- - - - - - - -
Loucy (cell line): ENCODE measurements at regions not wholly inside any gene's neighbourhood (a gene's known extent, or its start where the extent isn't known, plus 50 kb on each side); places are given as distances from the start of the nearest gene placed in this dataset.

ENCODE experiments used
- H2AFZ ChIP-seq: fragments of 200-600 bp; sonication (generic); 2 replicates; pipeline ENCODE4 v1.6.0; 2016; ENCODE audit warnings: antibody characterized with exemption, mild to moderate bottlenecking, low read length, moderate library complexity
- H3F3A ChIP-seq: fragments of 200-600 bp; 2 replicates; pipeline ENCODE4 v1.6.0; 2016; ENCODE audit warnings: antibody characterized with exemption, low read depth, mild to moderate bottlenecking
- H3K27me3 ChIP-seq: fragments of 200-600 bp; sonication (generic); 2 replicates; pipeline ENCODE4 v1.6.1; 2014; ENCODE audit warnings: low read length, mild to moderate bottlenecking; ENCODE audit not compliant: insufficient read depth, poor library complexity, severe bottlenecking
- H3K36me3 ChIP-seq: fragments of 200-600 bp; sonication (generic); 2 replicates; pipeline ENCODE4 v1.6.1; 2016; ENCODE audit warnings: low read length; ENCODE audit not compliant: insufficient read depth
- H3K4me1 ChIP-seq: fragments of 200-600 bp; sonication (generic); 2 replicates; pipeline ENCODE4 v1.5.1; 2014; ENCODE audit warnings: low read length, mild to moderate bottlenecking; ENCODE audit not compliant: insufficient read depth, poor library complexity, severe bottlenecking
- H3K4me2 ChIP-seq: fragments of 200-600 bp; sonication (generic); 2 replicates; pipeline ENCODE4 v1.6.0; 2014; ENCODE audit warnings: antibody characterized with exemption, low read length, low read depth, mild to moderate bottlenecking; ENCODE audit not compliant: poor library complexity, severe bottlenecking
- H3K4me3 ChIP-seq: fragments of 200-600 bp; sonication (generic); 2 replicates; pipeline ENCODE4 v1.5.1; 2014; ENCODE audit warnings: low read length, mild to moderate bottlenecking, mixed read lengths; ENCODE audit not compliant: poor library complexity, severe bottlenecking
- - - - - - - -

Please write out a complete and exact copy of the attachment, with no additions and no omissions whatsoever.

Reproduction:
Loucy (cell line): ENCODE measurements at regions not wholly inside any gene's neighbourhood (a gene's known extent, or its start where the extent isn't known, plus 50 kb on each side); places are given as distances from the start of the nearest gene placed in this dataset.

ENCODE experiments used
- H2AFZ ChIP-seq: fragments of 200-600 bp; sonication (generic); 2 replicates; pipeline ENCODE4 v1.6.0; 2016; ENCODE audit warnings: antibody characterized with exemption, mild to moderate bottlenecking, low read length, moderate library complexity
- H3F3A ChIP-seq: fragments of 200-600 bp; 2 replicates; pipeline ENCODE4 v1.6.0; 2016; ENCODE audit warnings: antibody characterized with exemption, low read depth, mild to moderate bottlenecking
- H3K27me3 ChIP-seq: fragments of 200-600 bp; sonication (generic); 2 replicates; pipeline ENCODE4 v1.6.1; 2014; ENCODE audit warnings: low read length, mild to moderate bottlenecking; ENCODE audit not compliant: insufficient read depth, poor library complexity, severe bottlenecking
- H3K36me3 ChIP-seq: fragments of 200-600 bp; sonication (generic); 2 replicates; pipeline ENCODE4 v1.6.1; 2016; ENCODE audit warnings: low read length; ENCODE audit not compliant: insufficient read depth
- H3K4me1 ChIP-seq: fragments of 200-600 bp; sonication (generic); 2 replicates; pipeline ENCODE4 v1.5.1; 2014; ENCODE audit warnings: low read length, mild to moderate bottlenecking; ENCODE audit not compliant: insufficient read depth, poor library complexity, severe bottlenecking
- H3K4me2 ChIP-seq: fragments of 200-600 bp; sonication (generic); 2 replicates; pipeline ENCODE4 v1.6.0; 2014; ENCODE audit warnings: antibody characterized with exemption, low read length, low read depth, mild to moderate bottlenecking; ENCODE audit not compliant: poor library complexity, severe bottlenecking
- H3K4me3 ChIP-seq: fragments of 200-600 bp; sonication (generic); 2 replicates; pipeline ENCODE4 v1.5.1; 2014; ENCODE audit warnings: low read length, mild to moderate bottlenecking, mixed read lengths; ENCODE audit not compliant: poor library complexity, severe bottlenecking